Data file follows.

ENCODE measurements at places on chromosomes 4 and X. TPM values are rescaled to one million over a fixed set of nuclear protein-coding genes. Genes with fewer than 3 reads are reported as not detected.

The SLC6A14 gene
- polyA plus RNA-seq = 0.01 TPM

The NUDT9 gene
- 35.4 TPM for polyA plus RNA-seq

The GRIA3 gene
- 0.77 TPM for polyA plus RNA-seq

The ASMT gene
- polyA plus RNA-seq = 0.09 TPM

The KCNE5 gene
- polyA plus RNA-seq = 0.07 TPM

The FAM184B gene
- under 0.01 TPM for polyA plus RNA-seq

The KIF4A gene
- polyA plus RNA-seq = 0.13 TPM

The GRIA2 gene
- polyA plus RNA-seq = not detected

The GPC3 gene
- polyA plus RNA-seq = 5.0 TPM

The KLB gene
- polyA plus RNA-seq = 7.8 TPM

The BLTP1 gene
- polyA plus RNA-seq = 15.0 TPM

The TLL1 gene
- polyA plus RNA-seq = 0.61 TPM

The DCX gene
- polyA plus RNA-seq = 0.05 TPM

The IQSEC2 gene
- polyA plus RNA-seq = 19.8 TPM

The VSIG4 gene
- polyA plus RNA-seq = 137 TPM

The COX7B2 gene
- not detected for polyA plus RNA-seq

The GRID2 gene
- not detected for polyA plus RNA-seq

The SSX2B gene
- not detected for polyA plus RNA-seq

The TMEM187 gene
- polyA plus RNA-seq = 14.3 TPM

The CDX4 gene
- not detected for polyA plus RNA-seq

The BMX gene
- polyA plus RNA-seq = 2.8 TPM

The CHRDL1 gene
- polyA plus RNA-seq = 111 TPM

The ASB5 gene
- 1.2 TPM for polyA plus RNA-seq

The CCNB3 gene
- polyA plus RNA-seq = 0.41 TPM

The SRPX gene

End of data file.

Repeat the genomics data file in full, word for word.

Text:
ENCODE measurements at places on chromosomes 4 and X. TPM values are rescaled to one million over a fixed set of nuclear protein-coding genes. Genes with fewer than 3 reads are reported as not detected.

The SLC6A14 gene
- polyA plus RNA-seq = 0.01 TPM

The NUDT9 gene
- 35.4 TPM for polyA plus RNA-seq

The GRIA3 gene
- 0.77 TPM for polyA plus RNA-seq

The ASMT gene
- polyA plus RNA-seq = 0.09 TPM

The KCNE5 gene
- polyA plus RNA-seq = 0.07 TPM

The FAM184B gene
- under 0.01 TPM for polyA plus RNA-seq

The KIF4A gene
- polyA plus RNA-seq = 0.13 TPM

The GRIA2 gene
- polyA plus RNA-seq = not detected

The GPC3 gene
- polyA plus RNA-seq = 5.0 TPM

The KLB gene
- polyA plus RNA-seq = 7.8 TPM

The BLTP1 gene
- polyA plus RNA-seq = 15.0 TPM

The TLL1 gene
- polyA plus RNA-seq = 0.61 TPM

The DCX gene
- polyA plus RNA-seq = 0.05 TPM

The IQSEC2 gene
- polyA plus RNA-seq = 19.8 TPM

The VSIG4 gene
- polyA plus RNA-seq = 137 TPM

The COX7B2 gene
- not detected for polyA plus RNA-seq

The GRID2 gene
- not detected for polyA plus RNA-seq

The SSX2B gene
- not detected for polyA plus RNA-seq

The TMEM187 gene
- polyA plus RNA-seq = 14.3 TPM

The CDX4 gene
- not detected for polyA plus RNA-seq

The BMX gene
- polyA plus RNA-seq = 2.8 TPM

The CHRDL1 gene
- polyA plus RNA-seq = 111 TPM

The ASB5 gene
- 1.2 TPM for polyA plus RNA-seq

The CCNB3 gene
- polyA plus RNA-seq = 0.41 TPM

The SRPX gene